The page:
In this episode I talk to Miles Brundage. Miles is a Research Fellow at the University of Oxford’s Future of Humanity Institute and a PhD candidate in Human and Social Dimensions of Science and Technology at Arizona State University. He is also affiliated with the Consortium for Science, Policy, and Outcomes (CSPO), the Virtual Institute of Responsible Innovation (VIRI), and the Journal of Responsible Innovation (JRI). His research focuses on the societal implications of artificial intelligence. We discuss the case for conditional optimism about AI.
- 0:00 – Introduction
- 1:00 – Why did Miles write the conditional case for AI optimism?
- 5:07 – What is AI anyway?
- 8:26 – The difference between broad and narrow forms of AI
- 12:00 – Is the current excitement around AI hype or reality?
- 16:13 – What is the conditional case for AI conditional upon?
- 22:00 – The First Argument: The Value of Task Expedition
- 29:30 – The downsides of task expedition and the problem of speed mismatches
- 33:28 – How AI changes our cognitive ecology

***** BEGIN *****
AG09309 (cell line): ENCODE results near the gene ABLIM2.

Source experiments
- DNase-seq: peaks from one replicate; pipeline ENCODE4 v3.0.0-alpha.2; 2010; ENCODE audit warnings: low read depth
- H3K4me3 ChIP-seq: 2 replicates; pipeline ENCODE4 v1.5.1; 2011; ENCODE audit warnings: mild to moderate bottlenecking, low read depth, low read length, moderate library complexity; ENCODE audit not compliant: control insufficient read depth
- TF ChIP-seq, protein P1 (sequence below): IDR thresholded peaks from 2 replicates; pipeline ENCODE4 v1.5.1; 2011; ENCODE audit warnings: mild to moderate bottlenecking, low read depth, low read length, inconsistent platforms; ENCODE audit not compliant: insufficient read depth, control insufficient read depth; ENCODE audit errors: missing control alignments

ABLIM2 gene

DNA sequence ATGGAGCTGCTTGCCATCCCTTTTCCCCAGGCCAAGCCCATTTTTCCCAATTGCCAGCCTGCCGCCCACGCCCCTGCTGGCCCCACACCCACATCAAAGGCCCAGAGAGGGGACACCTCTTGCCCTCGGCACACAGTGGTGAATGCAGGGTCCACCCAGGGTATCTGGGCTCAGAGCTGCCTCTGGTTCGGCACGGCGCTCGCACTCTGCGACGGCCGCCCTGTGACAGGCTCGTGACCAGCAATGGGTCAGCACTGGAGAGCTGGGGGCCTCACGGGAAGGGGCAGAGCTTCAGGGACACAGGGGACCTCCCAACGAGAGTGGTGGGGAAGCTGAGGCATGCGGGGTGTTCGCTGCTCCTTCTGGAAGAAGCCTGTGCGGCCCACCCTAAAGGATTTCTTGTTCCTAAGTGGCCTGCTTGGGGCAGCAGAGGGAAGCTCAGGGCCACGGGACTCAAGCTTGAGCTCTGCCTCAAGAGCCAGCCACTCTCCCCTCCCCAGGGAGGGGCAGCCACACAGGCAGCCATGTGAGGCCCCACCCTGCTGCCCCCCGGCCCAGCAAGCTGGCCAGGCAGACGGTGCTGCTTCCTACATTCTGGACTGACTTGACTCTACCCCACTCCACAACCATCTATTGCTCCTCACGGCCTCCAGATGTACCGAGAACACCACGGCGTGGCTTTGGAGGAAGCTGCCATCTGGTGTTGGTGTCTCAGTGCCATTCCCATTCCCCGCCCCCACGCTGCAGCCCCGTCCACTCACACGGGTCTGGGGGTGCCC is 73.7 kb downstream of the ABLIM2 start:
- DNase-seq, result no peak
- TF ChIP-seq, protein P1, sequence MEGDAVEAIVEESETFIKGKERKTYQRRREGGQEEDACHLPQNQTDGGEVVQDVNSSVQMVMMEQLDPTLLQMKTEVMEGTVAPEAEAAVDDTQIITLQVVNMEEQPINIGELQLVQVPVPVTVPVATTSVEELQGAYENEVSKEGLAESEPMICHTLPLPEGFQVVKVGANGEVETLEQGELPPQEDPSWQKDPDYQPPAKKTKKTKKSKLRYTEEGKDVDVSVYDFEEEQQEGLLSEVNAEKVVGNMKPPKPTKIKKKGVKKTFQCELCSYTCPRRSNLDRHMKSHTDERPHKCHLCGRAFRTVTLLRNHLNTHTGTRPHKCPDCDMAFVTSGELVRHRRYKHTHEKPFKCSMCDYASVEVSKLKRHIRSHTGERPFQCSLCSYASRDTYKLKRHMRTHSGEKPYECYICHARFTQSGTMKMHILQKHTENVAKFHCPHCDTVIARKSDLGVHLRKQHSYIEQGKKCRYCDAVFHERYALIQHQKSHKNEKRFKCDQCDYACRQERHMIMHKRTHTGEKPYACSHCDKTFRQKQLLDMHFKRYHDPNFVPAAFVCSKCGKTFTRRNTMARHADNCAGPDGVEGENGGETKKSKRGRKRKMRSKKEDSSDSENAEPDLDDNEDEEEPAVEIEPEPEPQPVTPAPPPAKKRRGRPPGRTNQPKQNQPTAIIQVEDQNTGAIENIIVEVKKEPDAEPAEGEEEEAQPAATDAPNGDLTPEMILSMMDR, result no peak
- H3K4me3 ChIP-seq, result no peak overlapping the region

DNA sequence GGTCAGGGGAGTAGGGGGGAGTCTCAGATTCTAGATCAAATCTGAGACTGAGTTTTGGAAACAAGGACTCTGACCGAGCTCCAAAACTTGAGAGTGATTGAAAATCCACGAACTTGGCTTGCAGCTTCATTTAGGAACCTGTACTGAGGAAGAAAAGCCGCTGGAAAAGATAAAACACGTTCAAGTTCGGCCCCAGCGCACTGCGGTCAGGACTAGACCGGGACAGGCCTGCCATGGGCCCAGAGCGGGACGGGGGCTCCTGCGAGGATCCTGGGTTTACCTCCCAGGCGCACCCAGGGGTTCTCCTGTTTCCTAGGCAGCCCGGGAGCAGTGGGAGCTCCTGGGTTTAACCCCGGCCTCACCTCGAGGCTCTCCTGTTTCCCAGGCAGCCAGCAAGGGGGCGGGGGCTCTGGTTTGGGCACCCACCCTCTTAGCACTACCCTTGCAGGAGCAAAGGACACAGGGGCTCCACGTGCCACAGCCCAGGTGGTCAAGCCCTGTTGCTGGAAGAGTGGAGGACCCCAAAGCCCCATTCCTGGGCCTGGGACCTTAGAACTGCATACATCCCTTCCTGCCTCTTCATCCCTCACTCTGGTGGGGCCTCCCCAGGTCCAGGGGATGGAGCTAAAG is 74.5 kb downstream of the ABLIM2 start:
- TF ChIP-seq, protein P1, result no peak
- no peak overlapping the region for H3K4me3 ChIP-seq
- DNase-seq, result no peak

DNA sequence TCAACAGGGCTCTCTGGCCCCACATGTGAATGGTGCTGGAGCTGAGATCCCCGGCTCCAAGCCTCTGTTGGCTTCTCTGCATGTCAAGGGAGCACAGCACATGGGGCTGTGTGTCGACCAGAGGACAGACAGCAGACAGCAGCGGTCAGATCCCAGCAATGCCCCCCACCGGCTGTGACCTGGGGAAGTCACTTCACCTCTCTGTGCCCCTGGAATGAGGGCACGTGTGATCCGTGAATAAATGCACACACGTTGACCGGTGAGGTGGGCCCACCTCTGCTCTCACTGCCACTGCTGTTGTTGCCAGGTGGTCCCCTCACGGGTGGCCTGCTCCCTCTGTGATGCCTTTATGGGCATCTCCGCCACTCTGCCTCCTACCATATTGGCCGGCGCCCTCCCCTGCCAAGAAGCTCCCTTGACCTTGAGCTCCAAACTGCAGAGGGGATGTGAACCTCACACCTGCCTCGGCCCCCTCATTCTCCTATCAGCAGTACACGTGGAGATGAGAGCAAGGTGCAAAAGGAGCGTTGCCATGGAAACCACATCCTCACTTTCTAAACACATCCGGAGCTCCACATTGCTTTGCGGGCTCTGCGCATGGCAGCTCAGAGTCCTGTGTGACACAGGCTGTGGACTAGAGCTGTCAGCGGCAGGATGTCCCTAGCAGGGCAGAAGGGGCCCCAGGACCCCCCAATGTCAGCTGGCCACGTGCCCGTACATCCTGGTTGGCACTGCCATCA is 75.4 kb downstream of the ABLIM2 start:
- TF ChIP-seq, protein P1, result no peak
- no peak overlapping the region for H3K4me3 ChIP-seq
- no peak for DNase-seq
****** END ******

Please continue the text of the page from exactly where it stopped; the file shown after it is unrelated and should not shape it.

- 36:00 – The Second Argument: The Value of Improved Coordination
- 40:50 – Wouldn’t AI be used for malicious purposes too?
- 45:00 – Can we create safe AI in the absence of global coordination?
- 48:03 – The Third Argument: The Value of a Leisure Society
- 52:30 – Would a leisure society really be utopian?
- 56:24 – How were Miles’s arguments received when presented at the EU parliament?
- Miles’s Homepage
- Miles’s past publications
- Miles at the Future of Humanity Institute
- Video of Miles’s presentation to the EU Parliament (starts at approx 10:05:19 or 1 hour and 1 minute into the video)
- Olle Haggstrom’s write-up about the EU parliament event
- ‘Cognitive Scarcity and Artificial Intelligence‘ by Miles Brundage and John Danaher